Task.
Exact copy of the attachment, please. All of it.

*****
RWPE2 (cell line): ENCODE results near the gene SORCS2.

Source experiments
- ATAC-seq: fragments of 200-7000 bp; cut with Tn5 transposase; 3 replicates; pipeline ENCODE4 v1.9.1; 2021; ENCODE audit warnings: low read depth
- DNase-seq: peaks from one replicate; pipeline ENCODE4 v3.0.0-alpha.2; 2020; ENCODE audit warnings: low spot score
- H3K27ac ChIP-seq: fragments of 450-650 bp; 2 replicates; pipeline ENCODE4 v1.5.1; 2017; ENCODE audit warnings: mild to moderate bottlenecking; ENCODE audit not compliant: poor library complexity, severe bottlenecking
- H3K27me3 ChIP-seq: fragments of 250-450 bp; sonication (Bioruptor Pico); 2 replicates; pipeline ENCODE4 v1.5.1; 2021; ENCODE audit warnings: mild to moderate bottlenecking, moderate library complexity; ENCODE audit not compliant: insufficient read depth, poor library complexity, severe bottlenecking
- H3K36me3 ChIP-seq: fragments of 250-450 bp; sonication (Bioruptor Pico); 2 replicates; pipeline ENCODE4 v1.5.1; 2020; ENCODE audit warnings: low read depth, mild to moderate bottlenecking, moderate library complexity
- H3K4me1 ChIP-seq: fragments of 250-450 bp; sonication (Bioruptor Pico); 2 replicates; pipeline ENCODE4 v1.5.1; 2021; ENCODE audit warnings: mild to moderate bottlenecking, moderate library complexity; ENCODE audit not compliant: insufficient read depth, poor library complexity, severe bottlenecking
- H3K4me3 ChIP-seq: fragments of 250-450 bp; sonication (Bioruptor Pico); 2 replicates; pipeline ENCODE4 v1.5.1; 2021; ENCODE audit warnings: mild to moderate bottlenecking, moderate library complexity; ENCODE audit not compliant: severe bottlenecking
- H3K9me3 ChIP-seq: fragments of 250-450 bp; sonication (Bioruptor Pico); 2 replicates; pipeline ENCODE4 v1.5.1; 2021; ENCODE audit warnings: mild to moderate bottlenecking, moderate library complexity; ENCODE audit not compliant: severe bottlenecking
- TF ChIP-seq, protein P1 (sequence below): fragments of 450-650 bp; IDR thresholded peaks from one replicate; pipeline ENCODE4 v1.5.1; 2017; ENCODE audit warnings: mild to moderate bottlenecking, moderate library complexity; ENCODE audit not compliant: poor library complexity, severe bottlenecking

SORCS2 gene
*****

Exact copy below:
RWPE2 (cell line): ENCODE results near the gene SORCS2.

Source experiments
- ATAC-seq: fragments of 200-7000 bp; cut with Tn5 transposase; 3 replicates; pipeline ENCODE4 v1.9.1; 2021; ENCODE audit warnings: low read depth
- DNase-seq: peaks from one replicate; pipeline ENCODE4 v3.0.0-alpha.2; 2020; ENCODE audit warnings: low spot score
- H3K27ac ChIP-seq: fragments of 450-650 bp; 2 replicates; pipeline ENCODE4 v1.5.1; 2017; ENCODE audit warnings: mild to moderate bottlenecking; ENCODE audit not compliant: poor library complexity, severe bottlenecking
- H3K27me3 ChIP-seq: fragments of 250-450 bp; sonication (Bioruptor Pico); 2 replicates; pipeline ENCODE4 v1.5.1; 2021; ENCODE audit warnings: mild to moderate bottlenecking, moderate library complexity; ENCODE audit not compliant: insufficient read depth, poor library complexity, severe bottlenecking
- H3K36me3 ChIP-seq: fragments of 250-450 bp; sonication (Bioruptor Pico); 2 replicates; pipeline ENCODE4 v1.5.1; 2020; ENCODE audit warnings: low read depth, mild to moderate bottlenecking, moderate library complexity
- H3K4me1 ChIP-seq: fragments of 250-450 bp; sonication (Bioruptor Pico); 2 replicates; pipeline ENCODE4 v1.5.1; 2021; ENCODE audit warnings: mild to moderate bottlenecking, moderate library complexity; ENCODE audit not compliant: insufficient read depth, poor library complexity, severe bottlenecking
- H3K4me3 ChIP-seq: fragments of 250-450 bp; sonication (Bioruptor Pico); 2 replicates; pipeline ENCODE4 v1.5.1; 2021; ENCODE audit warnings: mild to moderate bottlenecking, moderate library complexity; ENCODE audit not compliant: severe bottlenecking
- H3K9me3 ChIP-seq: fragments of 250-450 bp; sonication (Bioruptor Pico); 2 replicates; pipeline ENCODE4 v1.5.1; 2021; ENCODE audit warnings: mild to moderate bottlenecking, moderate library complexity; ENCODE audit not compliant: severe bottlenecking
- TF ChIP-seq, protein P1 (sequence below): fragments of 450-650 bp; IDR thresholded peaks from one replicate; pipeline ENCODE4 v1.5.1; 2017; ENCODE audit warnings: mild to moderate bottlenecking, moderate library complexity; ENCODE audit not compliant: poor library complexity, severe bottlenecking

SORCS2 gene